Ahmad Awadallah arrived in the Gaza Strip from Libya with the establishment of the PA in 1994. In the early years, he traveled frequently between the West Bank and Gaza and even had the privilege of praying once at Al-Aqsa Mosque. But this trip was different. Awadallah said that early on during the trip to Jerusalem the people on the bus, who were mostly older, realized they were driving through a place where there are no shortages or suffering, unlike in the Gaza Strip.
“I was worried about their well-being,” he told Al-Monitor. “I couldn’t imagine how they would be able to walk the alleyways of Al-Quds [Jerusalem] on their way to the mosque. But believe it or not, as soon as the door of the bus opened, they regained their strength. They started running like young boys. And the emotions! It is a holy site; the mood there was special. The people from Jerusalem and the West Bank gave us a wonderful reception.”
People from the West Bank and East Jerusalem surrounded the visitors from Gaza during the prayer service. Awadallah said that at first it felt a little strange, but the ice broke quickly. The people from the West Bank were interested in hearing about the situation in Gaza and life under Hamas rule, and they wondered, like many Palestinians, if they would ever reunite with the Gaza Strip.
The Gazans who had for the first time in their lives left home were surprised to discover that there was a vast difference between them and their fellow Palestinians residing in the West Bank. A decade of being cut off from one another, a devastating economic crisis and three bloody wars seem to have created a distinct identity. While Gaza is just an hour’s drive from the West Bank, it is light-years — and dark years — away.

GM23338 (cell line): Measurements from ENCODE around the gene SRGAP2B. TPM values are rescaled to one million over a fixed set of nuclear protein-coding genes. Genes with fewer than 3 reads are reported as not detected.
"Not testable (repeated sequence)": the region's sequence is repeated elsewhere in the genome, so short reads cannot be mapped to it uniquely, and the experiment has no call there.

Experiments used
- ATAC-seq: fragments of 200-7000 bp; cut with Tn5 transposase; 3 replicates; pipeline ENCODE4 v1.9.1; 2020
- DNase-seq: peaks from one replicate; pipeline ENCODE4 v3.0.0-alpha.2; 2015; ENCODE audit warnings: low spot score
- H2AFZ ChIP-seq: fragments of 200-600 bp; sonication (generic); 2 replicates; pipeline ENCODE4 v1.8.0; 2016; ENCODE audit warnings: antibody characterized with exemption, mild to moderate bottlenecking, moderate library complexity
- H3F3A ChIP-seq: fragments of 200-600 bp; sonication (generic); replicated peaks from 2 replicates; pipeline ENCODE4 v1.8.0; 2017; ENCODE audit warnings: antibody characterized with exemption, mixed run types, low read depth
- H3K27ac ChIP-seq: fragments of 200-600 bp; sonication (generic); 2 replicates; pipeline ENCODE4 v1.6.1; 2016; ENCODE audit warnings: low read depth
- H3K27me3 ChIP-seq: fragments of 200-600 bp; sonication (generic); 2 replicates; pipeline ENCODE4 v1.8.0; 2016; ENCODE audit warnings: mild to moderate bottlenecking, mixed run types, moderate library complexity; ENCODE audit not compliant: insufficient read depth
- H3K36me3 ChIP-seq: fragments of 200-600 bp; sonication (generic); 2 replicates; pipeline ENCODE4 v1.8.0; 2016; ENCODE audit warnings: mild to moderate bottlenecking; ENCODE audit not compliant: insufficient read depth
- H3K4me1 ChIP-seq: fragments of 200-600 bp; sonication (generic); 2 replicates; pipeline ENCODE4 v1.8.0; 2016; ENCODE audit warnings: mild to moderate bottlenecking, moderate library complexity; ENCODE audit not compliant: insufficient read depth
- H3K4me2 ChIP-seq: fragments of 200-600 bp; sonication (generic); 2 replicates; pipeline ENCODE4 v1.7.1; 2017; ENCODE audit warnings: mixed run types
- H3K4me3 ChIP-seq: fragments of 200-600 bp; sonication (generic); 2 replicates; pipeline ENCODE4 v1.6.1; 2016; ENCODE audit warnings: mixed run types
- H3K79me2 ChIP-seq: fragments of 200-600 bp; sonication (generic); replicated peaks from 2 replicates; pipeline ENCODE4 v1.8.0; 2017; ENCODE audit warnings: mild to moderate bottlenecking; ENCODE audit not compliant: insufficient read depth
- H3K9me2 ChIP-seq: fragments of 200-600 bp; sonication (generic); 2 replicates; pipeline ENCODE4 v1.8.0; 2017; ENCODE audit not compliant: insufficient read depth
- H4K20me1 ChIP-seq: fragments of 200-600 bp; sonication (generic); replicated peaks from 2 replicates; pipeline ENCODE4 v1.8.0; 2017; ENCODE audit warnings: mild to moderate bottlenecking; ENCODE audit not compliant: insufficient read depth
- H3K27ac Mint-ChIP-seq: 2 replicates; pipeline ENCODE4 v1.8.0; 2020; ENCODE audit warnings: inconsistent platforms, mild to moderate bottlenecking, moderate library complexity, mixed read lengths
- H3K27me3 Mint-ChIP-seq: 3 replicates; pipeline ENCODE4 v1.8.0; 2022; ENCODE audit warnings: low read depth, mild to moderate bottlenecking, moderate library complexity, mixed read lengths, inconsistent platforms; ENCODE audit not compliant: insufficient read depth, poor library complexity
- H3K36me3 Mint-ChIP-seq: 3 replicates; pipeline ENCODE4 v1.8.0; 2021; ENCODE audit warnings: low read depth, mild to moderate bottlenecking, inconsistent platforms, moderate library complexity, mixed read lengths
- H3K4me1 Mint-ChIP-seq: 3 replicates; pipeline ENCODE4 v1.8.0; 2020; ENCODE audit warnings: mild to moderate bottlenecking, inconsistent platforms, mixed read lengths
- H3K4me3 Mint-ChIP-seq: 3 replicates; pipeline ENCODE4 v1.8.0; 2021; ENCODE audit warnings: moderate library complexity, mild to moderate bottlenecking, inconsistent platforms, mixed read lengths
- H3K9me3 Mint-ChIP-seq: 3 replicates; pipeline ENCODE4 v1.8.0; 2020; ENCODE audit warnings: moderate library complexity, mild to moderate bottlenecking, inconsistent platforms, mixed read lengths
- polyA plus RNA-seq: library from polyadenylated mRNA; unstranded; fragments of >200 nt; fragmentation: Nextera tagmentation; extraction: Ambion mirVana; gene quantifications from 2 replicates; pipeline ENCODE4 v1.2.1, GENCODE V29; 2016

If there was one complaint shared by everyone on the bus, it was that the trip to Jerusalem was too short and that they fulfilled only the commandment to pray during the day, and not at night, at the mass prayer service after the breaking of the fast. “It was very short,” Awadallah said. “We left the Erez border crossing at 5 a.m. and by 2 p.m. we were already back at Erez. You don’t even have time to think about and to understand what you just experienced. On the way back I overheard some people say on the bus that they thought it was just a dream. They fell asleep on the return journey and when they opened their eyes again at the Erez crossing, they weren’t sure the experience was real or a dream.”
Hazem Abu Shaban from the al-Zahara neighborhood in Gaza also said that the biggest problem with this incredible experience was that the visit was too short. He was also surprised to see the difference between life under siege in Gaza and what is happening within a short distance, right across the border: a developed country with wide, open roads and luxury cars. “It’s incredible to think about the difference between how all the people on the bus have been living for years and how you [Israelis] live,” he told this Al-Monitor reporter.
While stuck in a traffic jam at the entrance of the Old City in Jerusalem, the travelers had watched the Israeli drivers in their cars. For many, as they told Al-Monitor, this was their first encounter with Israeli citizens on the other side of the border.
Jameh said that the first thing he had wanted to do was call his friends from the past. “I’m dying to see them, to speak to them, to laugh with them, to drink coffee together, like we used to,” he said.
When Al-Monitor asked him why he hadn't called them, he laughed and said, “We lost touch years ago. Who knows what they remember about me? Maybe they think that I’m not the same person that I used to be, when we were friends, working together.”